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Sony builds AI into a camera sensor – here’s why it’s a huge deal

Sony has announced the world’s first image sensors with on-board AI processing, promising to smarten up cameras for a wide range of products.

The imaging giant has announced a pair of 12.3-megapixel sensors (called IMX500 and IMX501) that integrate chips to handle tasks like image recognition, without having to send data to the cloud.

Having the Intelligent Vision Sensor within the device not only reduces the latency involved with sending data to and from the cloud, but also keeps the data on the device itself, meaning enhanced privacy. Sony also points out its new sensors will lower the power consumption, which should translate into longer-lasting battery life for devices rocking the new tech.

Sony says the sensor “captures the meaning of the information of the light in front of it,” performing image analysis and outputting it all within the chip. In the example used in an explainer video, Sony shows the sensor identifying a basketball and a guitar, for instance.

The focus will be on a wide range of IoT devices, rather than just dedicated cameras and phones. Sony is pitching this at businesses to begin with. For example, stores will be able to use the sensors to determine who is shopping for what.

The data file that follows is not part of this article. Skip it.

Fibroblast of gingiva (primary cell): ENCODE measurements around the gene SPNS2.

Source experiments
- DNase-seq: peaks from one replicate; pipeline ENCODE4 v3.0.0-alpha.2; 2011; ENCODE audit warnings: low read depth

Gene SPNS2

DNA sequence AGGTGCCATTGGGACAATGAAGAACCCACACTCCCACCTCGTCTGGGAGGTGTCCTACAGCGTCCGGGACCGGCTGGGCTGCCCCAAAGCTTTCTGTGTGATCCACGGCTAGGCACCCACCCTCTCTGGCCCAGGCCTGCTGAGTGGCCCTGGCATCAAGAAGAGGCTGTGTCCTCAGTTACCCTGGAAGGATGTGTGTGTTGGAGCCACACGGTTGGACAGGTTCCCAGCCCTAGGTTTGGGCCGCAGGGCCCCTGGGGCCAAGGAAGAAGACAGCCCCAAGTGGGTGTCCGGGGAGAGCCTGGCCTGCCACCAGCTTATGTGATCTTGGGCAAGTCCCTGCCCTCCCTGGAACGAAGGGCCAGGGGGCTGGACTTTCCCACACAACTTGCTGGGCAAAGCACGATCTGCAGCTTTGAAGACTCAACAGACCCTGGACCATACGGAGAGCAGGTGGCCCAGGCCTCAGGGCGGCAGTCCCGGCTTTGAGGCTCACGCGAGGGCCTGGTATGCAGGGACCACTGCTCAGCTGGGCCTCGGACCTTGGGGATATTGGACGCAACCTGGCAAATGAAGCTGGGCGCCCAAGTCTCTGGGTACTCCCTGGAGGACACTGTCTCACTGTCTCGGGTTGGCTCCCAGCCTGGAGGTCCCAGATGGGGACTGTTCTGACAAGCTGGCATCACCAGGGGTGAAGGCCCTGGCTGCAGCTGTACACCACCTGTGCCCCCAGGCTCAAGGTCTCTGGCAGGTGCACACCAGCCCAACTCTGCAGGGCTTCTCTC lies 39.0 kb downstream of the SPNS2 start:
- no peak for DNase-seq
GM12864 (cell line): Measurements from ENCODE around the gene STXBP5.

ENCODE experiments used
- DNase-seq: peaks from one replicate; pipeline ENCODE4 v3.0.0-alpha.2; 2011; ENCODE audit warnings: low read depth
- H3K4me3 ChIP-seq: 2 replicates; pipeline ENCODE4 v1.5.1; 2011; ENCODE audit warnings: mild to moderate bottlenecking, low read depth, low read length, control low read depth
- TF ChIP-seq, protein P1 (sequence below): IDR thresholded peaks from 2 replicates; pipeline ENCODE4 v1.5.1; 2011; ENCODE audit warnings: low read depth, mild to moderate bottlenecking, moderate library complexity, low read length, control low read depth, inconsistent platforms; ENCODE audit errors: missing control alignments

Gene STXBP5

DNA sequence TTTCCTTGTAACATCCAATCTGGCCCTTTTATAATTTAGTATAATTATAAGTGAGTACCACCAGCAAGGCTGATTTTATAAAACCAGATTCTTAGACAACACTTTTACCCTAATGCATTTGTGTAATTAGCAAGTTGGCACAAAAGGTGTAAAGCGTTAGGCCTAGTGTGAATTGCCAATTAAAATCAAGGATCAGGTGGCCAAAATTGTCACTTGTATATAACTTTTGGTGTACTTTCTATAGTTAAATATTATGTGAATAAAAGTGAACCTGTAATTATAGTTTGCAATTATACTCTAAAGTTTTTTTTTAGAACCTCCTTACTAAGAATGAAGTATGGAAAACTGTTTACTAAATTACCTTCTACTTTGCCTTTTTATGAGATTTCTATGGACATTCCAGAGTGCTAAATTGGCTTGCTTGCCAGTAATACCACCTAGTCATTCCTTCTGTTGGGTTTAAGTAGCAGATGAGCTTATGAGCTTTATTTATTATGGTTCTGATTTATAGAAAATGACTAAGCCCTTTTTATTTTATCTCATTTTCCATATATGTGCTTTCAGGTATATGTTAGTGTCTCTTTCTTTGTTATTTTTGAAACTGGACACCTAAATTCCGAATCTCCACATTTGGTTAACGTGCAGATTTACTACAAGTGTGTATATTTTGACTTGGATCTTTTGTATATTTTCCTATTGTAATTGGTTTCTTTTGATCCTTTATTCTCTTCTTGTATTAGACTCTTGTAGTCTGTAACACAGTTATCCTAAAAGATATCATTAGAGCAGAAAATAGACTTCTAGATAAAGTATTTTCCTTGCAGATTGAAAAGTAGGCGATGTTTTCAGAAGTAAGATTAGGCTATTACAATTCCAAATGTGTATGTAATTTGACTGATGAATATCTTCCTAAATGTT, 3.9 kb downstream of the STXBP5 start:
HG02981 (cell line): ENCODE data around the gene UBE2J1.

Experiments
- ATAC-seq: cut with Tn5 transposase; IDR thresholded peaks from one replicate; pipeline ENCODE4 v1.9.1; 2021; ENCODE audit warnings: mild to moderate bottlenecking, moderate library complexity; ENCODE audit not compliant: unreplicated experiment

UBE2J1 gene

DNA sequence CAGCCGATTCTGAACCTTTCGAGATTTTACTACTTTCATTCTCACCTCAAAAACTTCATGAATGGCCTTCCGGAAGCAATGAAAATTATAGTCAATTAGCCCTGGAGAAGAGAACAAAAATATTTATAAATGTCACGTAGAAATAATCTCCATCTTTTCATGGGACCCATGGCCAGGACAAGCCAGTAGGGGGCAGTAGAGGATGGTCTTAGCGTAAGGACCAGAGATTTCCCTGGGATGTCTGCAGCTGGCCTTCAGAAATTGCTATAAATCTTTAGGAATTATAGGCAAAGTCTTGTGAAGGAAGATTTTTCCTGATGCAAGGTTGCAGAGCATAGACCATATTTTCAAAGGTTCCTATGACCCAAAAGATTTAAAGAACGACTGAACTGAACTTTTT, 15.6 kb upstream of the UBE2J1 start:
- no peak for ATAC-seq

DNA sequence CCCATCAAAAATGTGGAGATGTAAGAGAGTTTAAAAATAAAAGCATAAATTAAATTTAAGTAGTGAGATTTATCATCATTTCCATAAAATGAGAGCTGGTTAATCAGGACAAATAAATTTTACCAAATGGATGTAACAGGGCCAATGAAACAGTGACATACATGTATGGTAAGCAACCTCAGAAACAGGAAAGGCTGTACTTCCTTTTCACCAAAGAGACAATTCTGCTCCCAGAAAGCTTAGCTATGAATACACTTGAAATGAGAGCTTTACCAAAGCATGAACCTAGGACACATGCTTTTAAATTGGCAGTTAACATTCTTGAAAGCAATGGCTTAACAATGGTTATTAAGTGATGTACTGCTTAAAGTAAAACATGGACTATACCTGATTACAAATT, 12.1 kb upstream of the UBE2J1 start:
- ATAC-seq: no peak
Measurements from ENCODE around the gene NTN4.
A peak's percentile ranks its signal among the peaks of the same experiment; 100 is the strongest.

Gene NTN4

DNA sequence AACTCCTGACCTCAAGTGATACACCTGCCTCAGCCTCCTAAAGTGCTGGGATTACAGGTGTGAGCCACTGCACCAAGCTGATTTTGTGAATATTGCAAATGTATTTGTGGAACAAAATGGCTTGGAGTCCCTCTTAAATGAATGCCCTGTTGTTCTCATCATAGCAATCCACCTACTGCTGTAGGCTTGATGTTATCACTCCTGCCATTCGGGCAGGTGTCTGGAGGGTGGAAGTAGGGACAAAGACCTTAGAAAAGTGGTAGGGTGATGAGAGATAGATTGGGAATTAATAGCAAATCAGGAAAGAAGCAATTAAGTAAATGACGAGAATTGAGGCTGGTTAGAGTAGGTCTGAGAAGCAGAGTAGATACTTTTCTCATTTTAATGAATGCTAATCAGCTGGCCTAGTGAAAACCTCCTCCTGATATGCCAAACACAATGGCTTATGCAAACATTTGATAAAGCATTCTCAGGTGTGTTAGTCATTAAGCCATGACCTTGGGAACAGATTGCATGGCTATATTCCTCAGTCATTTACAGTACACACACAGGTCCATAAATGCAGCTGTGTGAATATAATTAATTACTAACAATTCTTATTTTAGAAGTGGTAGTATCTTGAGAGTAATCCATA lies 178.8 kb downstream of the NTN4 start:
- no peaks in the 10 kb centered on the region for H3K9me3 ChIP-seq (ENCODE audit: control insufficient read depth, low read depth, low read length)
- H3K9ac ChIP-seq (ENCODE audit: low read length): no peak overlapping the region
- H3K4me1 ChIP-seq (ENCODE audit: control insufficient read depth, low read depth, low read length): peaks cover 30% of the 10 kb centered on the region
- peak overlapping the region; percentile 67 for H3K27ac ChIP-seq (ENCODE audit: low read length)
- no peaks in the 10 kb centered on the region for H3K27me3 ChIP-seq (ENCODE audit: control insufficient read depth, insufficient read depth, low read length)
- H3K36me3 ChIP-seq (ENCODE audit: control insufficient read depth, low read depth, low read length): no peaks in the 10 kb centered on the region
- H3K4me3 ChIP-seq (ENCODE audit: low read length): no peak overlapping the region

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This part of the presentation diminishes the earlier spiel regarding privacy as it shows the sensor picking up a person’s gender, estimated age and the product they’re holding. However, the sensor could, in the current parlance, also be useful for spotting who is and isn’t wearing a mask or observing social distancing rules.

The company also says smart speakers could benefit as they’re able to recognise which member of the family is making the request.

Sony’s new sensors could also be installed in vehicles, to ensure drivers are sat in the optimum position, or falling asleep at the wheel. None of this functionality would require data to be sent to the cloud, so the lack of latency could prove lifesaving in some instances.

Sony says sensors will be in products by the end of the year, but we’ll see more manufacturers adopt them in 2021.

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